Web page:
February 12  History of People, Places and Plans that Shaped East Boston / Antonio  Di Mambro

February 26  Boston’s Changing Neighborhoods with the Norman B. Leventhal Map Center and  Tools for Mapping Neighborhoods and Stories in the Digital Age / Evan Thornberry and Jonathan Wyss

 March 12  Jewish Settlement in and out of Mattapan  and The Roots of New Boston: Race and Ethnicity in Mattapan, 1860 – 2010 / Amy Schechtman and Dr. Kerri Greenidge

March 26  Family Research Through Oral History for Less Documented Groups /  Marian Pierre-Louis

April 9  Brighton:  the Historic Neighborhood / Anthony Mitchell Sammarco

April 23 Researching Your Jewish Ancestors in Old Boston Neighborhoods / Meredith Hoffman

May 7 Diaspora to the Boston Neighborhoods and Suburbs  / James O’Connell .

May 21 – Mining Family History – Gold in Local Archives and Speakers’ Round Table, with James Madden, Tunney Lee, Joanne Riley, Antonio Di Mambro, Kerri Greenidge, James O’Connell, Anthony Sammarco and Amy Schectman

BPL Local and Family History Lecture Series for 2013-2014

Posted on August 23rd, 2013 by Gail Fithian in Events

Save the dates! The new series rolls into its eleventh year in September. This fall, the talks will  focus on Colonial and Revolutionary Boston.

The series continues in January 2014 with talks dedicated to the theme Boston’s Changing Neighborhoods: History and Genealogy.

Programs are held two Wednesdays per month (except in December)  at 6pm in the Commonwealth Salon on the first floor of the Central Library in Copley Square.  Get details on each talk here.

September 11  The state archeologist, Victor Mastone, will give an illustrated talk on the Battle of Chelsea Creek, one of the lesser-known battles of the Revolutionary War.

September 25  Massachusetts State Archives staff will review the wealth of records at the Archives useful to researching colonial ancestors and the colonial era.

October 16  Nancy Rubin Stuart will speak on her new book, Defiant Brides, a dual biography of Peggy Arnold and Lucy Knox.

October 30  Maureen Taylor, aka the Photo Detective, will discuss her book and film project, The Last Muster, which uncovers photographs of Revolutionary War veterans who lived into the era of early photography.

November 6  Historian JL Bell will talk on Boston’s colonial newspapers and the men who published them. Bell contributed to Todd Andrilik’s Reporting the Revolutionary War and is the author of the very entertaining Boston 1775 blog.

November  20  Veteran genealogist Barbara Mathews will give tips on using colonial records in family history research.

December 4  Epidemiologist and genealogist Lori Lyn Price will discuss medicine and health in colonial New England. What types of health issues and diseases might your ancestor have experienced, and how might these conditions have been treated?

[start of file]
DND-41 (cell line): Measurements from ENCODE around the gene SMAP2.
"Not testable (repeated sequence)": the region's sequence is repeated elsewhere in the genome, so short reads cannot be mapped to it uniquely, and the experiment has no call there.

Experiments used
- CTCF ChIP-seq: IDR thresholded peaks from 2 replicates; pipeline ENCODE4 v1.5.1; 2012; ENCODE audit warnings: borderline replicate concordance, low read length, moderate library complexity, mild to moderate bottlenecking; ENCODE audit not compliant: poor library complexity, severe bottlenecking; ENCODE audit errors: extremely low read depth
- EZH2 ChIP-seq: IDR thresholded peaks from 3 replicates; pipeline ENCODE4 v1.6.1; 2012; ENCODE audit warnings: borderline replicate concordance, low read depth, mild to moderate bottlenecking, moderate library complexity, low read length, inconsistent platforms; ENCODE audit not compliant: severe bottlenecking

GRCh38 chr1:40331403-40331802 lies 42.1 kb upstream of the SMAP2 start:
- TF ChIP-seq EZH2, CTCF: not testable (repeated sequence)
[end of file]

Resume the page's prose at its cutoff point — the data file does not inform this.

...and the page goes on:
Collections and programs related to the fall series on Colonial and Revolutionary Boston are:

BPL Collections of Distinction: Colonial and Revolutionary Boston

BPL Collections of Distinction: American Revolutionary War Maps

BPL Collections of Distinction: John Adams Library

BPL Collections of Distinction: Local and Family History

Drinking Boston: A History of the City and Its Spirits

Posted on March 12th, 2013 by Gail Fithian in Events, Genealogy services
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Please join us this Thursday, March 14, for Stephanie Schorow’s illustrated talk on her newest book Drinking Boston: A History of the City and Its Spirits. Her book will be on sale following the talk. The book has fantastic photographs, some of which are taken from the Boston Public Library’s photograph collections. The book also has a wonderful QR code enabled app. Download it to your mobile device, take a walk around and see where many of  Boston’s speakeasies, bars, and nightclubs were located.  The photographs here are one of almost one hundred which depict Prohibition era Boston that  have been posted to the BPL’s Flickr photostream.  The  undated photo below, from the wonderful Leslie Jones Collection housed in the Print Department, shows police dismantling a speakeasy after it had been raided.

 

Stephanie Schorow will speak Thursday, March 14, in the Rabb Lecture Hall of the Central Library, 700 Boylston Street, at 6pm. Her book will be sold after the talk.

 

 

The Local and Family History Lecture Series

Posted on February 26th, 2013 by Gail Fithian in Events, Genealogy services
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Boston Public Library
BPL News and Events

Local & Family History Lecture Series at the Central Library

The Boston Public Library’s Local & Family History Lecture Series is in its 10th year of sharing information about the history of Boston and its neighborhoods along with tips and guides for those beginning their own genealogical research. All talks will be held in the Commonwealth Salon, Wednesdays 6pm on the dates noted, except for the Drinking Boston talk, which will take place in Rabb Lecture Hall on Thursday, March 14, 6pm.
 

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Alice Kane on US Chinese genealogyChinese-American and native Bostonian Alice (Yee) Kane presents a historical overview of Chinese immigration from southeastern China to the United States during the 19th and 20th centuries. Among the elements considered are Chinese societal and cultural values, immigration patterns, immigration and naturalization laws, and resources specific to researching Chinese-American citizens as found in courts and National Archives and Records Administration centers.Ms. Kane previously worked in the Boston Public Library’s Microtext Department before becoming a professional genealogist and researcher.